Sacked Catalonia leader turns self in; polls show secessionists getting most seats in election

BRUSSELS/MADRID/BARCELONA, Nov 5 (Reuters) - Sacked Catalonia leader Carles Puigdemont and four associates turned himself in to Belgian police on Sunday, the Brussels prosecutor's office said, following Spain's issuing of an arrest warrant

He is wanted by Madrid for actions related to his push for the region's secession from Spain.

Puigdemont's move comes as two polls suggested pro-Catalonia independence parties will together take the most seats in December's regional election although they may fall just short of a majority needed to revive the secession campaign.

Parties supporting Catalonia remaining part of Spain would divide seats but garner around 54 percent of the vote, the polls suggested.

RELATED: Photos of Puigdemont

14 PHOTOS
Former Catalan leader Carles Puigdemont
See Gallery
Former Catalan leader Carles Puigdemont
Sacked Catalan President Carles Puigdemont makes a statement in this still image from video calling for the release of "the legitimate government of Catalonia", after a Spanish judge ordered nine Catalan secessionist leaders to be held in custody pending a potential trial over the region's independence push, in Brussels, Belgium, November 2, 2017. TV3 via REUTERS TV SPAIN OUT. NO COMMERCIAL OR EDITORIAL SALES IN SPAIN
Ousted Catalan President Carles Puigdemont appears on a monitor during a live TV interview on a screen in a bar in Brussels, Belgium, November 3, 2017. REUTERS/Eric Vidal
Sacked Catalan leader Carles Puigdemont attends a news conference at the Press Club Brussels Europe in Brussels, Belgium, October 31, 2017. REUTERS/Yves Herman TPX IMAGES OF THE DAY
Sacked Catalan leader Carles Puigdemont attends a news conference at the Press Club Brussels Europe in Brussels, Belgium, October 31, 2017. REUTERS/Yves Herman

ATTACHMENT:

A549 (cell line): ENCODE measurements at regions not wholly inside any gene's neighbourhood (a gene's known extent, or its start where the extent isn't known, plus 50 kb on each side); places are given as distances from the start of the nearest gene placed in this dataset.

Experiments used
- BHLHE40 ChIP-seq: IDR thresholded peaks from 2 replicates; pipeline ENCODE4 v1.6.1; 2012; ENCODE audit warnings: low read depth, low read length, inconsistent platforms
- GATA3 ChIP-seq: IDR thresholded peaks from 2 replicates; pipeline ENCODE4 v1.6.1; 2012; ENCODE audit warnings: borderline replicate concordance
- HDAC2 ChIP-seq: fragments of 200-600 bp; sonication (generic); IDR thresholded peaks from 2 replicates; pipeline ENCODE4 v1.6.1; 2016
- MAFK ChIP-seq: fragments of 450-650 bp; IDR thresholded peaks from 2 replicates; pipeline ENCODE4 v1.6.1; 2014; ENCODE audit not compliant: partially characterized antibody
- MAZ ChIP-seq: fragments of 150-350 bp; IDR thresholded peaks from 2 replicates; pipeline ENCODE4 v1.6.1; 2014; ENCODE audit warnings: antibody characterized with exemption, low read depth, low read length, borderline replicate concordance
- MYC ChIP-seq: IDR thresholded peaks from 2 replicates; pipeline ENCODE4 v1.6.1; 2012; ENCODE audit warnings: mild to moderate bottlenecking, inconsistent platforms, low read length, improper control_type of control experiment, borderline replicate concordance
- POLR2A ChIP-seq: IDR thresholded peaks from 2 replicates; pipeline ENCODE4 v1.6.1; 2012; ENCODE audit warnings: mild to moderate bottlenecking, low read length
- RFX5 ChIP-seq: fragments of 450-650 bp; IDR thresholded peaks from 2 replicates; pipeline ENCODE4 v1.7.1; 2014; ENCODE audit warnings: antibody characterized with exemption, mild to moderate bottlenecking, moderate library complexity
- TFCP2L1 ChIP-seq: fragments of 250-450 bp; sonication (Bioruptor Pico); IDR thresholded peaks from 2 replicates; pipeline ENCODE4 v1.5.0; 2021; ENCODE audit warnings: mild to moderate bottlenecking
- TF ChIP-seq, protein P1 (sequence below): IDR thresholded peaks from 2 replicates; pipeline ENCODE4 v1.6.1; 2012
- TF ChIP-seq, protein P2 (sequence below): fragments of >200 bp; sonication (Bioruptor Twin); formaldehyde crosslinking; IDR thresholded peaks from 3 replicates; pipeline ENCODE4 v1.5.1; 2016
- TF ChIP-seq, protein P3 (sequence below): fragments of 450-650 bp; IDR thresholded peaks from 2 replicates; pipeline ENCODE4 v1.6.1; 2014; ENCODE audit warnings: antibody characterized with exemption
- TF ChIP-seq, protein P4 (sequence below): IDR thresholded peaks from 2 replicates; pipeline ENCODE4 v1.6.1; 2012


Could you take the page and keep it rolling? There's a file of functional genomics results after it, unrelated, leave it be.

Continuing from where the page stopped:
Sacked Catalan leader Carles Puigdemont departs after a news conference at the Press Club Brussels Europe in Brussels, Belgium, October 31, 2017. REUTERS/Yves Herman
Sacked Catalan leader Carles Puigdemont and former members of the Government of Catalonia Clara Ponsati and Meritxell Borras attend a news conference at the Press Club Brussels Europe in Brussels, Belgium, October 31, 2017. REUTERS/Yves Herman
Sacked Catalan President Carles Puigdemont greets a supporter after leaving a restaurant the day after the Catalan regional parliament declared independence from Spain in Girona, Spain, October 28, 2017. REUTERS/Rafael Marchante
Sacked Catalan President Carles Puigdemont gestures after leaving a restaurant the day after the Catalan regional parliament declared independence from Spain in Girona, Spain, October 28, 2017. REUTERS/Rafael Marchante
Sacked Catalan leader Carles Puigdemont departs after giving a news conference at the Press Club Brussels Europe in Brussels, Belgium, October 31, 2017. REUTERS/Yves Herman
Catalan President Carles Puigdemont attends a plenary session at the Catalan regional Parliament in Barcelona, Spain, October 27, 2017. REUTERS/Albert Gea
Catalan President Carles Puigdemont attends a plenary session at the Catalan regional Parliament in Barcelona, Spain, October 27, 2017. REUTERS/Albert Gea